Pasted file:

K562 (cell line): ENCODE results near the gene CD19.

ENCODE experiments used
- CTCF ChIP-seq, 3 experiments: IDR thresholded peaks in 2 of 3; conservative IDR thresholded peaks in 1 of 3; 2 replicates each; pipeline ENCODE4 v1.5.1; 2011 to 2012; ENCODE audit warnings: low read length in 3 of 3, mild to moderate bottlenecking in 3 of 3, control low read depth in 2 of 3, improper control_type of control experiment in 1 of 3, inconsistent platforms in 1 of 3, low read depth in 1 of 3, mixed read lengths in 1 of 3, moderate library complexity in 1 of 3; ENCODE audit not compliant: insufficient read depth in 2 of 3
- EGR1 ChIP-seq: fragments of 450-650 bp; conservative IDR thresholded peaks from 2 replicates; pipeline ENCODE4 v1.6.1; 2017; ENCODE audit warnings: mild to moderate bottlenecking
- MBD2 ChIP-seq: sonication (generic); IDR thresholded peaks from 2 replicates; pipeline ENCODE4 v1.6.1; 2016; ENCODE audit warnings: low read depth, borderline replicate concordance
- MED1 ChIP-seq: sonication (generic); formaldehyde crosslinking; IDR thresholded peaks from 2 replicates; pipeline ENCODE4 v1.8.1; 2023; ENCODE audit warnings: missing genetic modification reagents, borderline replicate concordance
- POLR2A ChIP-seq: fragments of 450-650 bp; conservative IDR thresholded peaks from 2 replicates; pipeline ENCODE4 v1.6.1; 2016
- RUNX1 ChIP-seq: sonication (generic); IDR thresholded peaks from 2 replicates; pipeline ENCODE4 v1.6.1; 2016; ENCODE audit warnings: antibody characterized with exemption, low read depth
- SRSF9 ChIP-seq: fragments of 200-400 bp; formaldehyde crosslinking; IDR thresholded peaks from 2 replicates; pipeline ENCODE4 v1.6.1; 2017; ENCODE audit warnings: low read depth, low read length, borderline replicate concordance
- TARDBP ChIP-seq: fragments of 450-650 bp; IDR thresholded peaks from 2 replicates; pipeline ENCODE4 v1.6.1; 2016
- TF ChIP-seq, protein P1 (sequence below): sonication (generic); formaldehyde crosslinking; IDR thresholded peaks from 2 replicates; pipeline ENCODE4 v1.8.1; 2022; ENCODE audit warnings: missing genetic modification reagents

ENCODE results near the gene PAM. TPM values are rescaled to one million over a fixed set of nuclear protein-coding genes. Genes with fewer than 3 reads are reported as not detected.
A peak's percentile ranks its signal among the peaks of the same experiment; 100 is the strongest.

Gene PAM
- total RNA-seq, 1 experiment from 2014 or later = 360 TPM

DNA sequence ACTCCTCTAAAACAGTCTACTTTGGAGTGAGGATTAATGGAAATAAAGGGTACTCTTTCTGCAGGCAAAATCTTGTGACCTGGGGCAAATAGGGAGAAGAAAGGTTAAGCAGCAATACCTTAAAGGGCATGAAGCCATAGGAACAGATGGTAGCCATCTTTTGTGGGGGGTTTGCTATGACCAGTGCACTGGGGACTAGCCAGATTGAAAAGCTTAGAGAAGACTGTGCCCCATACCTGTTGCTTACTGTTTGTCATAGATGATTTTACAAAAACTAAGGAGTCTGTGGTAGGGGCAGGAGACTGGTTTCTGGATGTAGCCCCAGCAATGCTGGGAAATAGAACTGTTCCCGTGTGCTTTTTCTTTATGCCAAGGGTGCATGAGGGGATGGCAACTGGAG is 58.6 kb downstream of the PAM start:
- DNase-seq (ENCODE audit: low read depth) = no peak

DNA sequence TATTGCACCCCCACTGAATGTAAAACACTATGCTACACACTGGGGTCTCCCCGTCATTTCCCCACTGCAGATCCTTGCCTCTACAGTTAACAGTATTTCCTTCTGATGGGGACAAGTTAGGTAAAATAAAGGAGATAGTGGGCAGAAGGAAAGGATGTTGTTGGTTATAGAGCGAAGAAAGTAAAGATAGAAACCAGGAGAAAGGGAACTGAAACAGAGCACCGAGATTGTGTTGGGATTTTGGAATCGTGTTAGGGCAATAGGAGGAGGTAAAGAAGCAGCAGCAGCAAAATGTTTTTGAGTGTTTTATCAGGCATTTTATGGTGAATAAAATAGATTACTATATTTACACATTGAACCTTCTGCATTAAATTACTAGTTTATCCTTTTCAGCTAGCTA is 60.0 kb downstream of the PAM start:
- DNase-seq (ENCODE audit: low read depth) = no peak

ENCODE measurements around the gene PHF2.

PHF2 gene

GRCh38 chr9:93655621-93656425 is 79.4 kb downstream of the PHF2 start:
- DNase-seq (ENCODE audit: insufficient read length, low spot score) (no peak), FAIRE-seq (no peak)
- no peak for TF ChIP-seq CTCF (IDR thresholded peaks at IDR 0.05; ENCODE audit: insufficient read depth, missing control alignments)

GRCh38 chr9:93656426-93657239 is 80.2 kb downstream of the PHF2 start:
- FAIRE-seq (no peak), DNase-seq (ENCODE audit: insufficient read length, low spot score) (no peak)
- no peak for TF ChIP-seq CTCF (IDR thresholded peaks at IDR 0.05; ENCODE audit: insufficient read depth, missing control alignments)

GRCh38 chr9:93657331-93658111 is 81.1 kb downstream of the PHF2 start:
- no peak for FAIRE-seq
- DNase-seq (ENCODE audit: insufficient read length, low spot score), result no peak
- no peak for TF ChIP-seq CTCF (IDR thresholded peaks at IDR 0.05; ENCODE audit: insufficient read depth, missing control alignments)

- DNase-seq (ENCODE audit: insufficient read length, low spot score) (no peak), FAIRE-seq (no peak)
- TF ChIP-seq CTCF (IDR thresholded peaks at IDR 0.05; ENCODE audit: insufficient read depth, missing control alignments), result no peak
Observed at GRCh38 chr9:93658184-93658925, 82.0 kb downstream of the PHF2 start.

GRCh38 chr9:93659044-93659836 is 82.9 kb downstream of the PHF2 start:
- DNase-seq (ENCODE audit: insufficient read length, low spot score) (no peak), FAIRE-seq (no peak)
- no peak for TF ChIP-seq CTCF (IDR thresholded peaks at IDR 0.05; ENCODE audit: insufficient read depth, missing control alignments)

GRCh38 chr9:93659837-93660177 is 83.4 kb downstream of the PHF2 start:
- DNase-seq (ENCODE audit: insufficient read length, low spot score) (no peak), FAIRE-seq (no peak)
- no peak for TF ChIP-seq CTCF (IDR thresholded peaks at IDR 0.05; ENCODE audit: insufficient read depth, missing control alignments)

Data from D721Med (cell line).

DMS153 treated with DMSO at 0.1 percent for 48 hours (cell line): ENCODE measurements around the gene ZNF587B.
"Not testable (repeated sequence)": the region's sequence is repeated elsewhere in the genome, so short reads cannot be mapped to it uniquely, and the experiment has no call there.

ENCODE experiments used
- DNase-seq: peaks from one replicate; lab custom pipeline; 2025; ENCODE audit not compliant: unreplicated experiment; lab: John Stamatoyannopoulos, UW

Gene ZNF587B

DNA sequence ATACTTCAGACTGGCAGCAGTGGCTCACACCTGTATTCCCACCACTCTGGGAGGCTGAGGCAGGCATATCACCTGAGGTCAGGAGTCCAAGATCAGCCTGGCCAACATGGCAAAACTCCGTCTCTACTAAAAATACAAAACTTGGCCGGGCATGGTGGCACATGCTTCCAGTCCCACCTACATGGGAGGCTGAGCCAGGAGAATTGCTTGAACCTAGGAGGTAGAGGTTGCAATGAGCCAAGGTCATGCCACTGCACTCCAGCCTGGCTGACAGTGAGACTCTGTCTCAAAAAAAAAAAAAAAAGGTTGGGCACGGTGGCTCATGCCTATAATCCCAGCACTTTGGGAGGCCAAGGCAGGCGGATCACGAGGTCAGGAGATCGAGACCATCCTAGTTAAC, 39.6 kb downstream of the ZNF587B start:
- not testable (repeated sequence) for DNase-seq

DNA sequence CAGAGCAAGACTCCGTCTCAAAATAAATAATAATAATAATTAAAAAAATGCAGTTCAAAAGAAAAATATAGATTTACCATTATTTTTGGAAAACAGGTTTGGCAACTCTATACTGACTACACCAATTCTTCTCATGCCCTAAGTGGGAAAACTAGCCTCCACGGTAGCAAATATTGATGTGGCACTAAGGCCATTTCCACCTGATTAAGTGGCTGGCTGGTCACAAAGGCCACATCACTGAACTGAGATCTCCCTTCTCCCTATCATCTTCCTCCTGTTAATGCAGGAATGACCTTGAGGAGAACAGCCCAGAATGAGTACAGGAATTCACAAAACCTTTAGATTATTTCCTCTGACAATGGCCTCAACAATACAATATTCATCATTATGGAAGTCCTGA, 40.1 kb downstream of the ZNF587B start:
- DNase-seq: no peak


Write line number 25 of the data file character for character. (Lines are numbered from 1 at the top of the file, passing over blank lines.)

GRCh38 chr9:93656426-93657239 is 80.2 kb downstream of the PHF2 start: